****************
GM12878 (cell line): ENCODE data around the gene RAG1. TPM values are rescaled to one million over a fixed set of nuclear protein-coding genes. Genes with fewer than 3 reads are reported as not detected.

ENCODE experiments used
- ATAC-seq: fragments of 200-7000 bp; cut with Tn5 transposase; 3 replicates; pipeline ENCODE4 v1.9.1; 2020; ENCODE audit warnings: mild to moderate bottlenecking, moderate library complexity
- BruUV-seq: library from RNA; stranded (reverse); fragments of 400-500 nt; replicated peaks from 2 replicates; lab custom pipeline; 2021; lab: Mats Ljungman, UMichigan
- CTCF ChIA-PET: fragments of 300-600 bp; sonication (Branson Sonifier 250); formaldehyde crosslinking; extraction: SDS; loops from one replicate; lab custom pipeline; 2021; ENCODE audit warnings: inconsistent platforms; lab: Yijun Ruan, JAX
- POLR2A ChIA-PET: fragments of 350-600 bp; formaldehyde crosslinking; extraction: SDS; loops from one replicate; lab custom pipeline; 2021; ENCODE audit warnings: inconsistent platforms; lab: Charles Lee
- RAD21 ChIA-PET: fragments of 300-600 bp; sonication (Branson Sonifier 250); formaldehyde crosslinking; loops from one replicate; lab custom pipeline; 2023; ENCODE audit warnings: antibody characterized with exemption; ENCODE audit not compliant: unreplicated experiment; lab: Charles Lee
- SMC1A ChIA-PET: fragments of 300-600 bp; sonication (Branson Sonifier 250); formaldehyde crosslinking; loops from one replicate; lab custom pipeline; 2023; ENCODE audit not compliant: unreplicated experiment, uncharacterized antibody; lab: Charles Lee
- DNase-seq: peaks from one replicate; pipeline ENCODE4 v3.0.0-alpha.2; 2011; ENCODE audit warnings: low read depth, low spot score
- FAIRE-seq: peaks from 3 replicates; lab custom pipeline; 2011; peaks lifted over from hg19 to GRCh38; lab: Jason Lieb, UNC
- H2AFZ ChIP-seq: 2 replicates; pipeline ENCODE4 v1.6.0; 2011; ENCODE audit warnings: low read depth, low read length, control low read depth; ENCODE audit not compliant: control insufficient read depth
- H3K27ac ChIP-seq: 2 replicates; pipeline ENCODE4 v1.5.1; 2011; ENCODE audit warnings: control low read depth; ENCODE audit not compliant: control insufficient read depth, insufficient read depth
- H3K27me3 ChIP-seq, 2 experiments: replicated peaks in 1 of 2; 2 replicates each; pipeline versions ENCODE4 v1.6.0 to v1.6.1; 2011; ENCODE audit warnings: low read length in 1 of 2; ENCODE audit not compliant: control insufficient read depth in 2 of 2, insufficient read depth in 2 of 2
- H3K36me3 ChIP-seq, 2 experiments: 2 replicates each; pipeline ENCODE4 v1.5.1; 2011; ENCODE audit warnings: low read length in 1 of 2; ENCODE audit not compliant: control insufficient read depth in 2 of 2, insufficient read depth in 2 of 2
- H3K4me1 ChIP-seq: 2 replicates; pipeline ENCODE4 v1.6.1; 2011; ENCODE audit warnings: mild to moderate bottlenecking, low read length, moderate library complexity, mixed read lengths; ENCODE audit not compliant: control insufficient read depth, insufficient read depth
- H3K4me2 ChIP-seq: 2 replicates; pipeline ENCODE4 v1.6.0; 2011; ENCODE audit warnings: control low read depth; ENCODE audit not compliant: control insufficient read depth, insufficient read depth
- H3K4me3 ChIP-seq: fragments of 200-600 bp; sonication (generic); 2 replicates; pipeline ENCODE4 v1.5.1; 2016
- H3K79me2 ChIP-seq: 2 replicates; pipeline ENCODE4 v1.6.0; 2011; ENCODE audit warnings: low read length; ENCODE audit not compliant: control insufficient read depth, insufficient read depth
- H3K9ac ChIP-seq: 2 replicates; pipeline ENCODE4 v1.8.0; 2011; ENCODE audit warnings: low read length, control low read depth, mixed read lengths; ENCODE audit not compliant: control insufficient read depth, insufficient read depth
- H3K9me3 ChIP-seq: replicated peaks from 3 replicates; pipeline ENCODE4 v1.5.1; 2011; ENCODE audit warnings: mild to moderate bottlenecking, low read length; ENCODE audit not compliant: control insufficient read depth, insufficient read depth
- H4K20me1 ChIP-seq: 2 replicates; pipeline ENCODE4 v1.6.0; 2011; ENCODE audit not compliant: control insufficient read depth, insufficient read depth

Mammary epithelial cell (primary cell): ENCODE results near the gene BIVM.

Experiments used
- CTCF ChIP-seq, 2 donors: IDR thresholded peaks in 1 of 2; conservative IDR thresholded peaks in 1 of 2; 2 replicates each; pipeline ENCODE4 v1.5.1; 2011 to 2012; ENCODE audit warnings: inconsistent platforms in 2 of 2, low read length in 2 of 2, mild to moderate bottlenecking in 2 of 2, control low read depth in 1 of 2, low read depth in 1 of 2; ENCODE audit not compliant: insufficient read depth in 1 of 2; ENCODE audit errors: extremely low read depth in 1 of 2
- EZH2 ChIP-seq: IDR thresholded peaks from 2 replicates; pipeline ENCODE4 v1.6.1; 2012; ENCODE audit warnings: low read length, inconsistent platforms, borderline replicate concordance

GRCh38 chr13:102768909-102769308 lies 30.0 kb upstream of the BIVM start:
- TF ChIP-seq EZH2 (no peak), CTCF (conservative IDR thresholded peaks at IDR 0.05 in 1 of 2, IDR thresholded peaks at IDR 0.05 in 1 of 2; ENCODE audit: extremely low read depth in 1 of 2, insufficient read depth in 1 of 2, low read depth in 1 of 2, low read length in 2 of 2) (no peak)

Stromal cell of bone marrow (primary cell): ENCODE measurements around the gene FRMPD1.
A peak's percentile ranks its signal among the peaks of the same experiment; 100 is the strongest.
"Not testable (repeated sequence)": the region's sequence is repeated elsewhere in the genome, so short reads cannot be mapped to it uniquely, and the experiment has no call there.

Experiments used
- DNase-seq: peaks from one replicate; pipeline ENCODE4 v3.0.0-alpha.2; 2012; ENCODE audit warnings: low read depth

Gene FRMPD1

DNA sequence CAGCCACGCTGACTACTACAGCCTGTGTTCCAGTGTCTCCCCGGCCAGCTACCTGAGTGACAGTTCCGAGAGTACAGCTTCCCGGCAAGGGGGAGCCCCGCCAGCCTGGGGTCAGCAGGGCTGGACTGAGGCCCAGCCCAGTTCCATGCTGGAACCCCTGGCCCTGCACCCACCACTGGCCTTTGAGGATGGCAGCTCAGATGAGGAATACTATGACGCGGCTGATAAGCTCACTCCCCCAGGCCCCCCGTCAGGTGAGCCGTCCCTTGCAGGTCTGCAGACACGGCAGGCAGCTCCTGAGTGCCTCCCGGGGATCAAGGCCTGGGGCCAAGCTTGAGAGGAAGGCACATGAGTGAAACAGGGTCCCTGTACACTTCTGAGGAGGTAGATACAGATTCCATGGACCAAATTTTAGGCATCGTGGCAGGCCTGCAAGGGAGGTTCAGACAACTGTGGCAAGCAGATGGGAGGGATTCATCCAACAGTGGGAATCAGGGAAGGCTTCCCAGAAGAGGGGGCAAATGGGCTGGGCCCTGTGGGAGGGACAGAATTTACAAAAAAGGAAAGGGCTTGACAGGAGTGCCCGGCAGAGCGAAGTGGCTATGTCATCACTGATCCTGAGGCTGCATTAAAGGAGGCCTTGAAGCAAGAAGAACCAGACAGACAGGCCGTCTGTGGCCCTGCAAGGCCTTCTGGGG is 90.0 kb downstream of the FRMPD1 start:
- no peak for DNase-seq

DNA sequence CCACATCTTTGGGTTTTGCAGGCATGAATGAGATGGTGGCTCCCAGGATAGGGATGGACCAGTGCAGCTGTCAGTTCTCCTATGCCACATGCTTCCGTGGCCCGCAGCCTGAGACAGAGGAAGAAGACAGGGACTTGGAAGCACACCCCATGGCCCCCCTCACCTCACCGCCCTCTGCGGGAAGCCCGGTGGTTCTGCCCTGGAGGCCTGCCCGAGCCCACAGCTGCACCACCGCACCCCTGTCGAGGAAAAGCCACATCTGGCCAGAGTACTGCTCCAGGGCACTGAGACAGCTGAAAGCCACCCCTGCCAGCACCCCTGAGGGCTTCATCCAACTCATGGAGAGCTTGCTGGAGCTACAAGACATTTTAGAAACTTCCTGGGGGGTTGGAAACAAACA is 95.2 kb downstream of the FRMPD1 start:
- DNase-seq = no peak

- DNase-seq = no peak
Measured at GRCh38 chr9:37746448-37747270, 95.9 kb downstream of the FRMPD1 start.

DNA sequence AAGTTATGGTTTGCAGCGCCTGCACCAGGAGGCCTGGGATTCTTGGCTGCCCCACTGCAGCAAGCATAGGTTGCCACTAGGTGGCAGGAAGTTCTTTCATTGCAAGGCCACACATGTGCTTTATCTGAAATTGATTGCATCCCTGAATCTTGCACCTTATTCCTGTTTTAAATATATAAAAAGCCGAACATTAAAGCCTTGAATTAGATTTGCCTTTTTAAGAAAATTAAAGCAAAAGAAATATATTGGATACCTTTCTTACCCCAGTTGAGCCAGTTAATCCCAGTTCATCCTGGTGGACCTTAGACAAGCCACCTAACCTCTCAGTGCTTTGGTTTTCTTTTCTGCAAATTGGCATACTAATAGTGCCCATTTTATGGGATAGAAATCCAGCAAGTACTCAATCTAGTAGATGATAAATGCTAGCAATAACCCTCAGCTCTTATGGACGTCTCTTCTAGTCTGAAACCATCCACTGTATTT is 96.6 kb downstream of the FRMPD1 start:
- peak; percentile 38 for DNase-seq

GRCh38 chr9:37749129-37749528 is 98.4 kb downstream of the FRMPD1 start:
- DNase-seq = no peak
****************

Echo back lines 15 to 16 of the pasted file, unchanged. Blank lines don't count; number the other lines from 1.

- H3K4me1 ChIP-seq: 2 replicates; pipeline ENCODE4 v1.6.1; 2011; ENCODE audit warnings: mild to moderate bottlenecking, low read length, moderate library complexity, mixed read lengths; ENCODE audit not compliant: control insufficient read depth, insufficient read depth
- H3K4me2 ChIP-seq: 2 replicates; pipeline ENCODE4 v1.6.0; 2011; ENCODE audit warnings: control low read depth; ENCODE audit not compliant: control insufficient read depth, insufficient read depth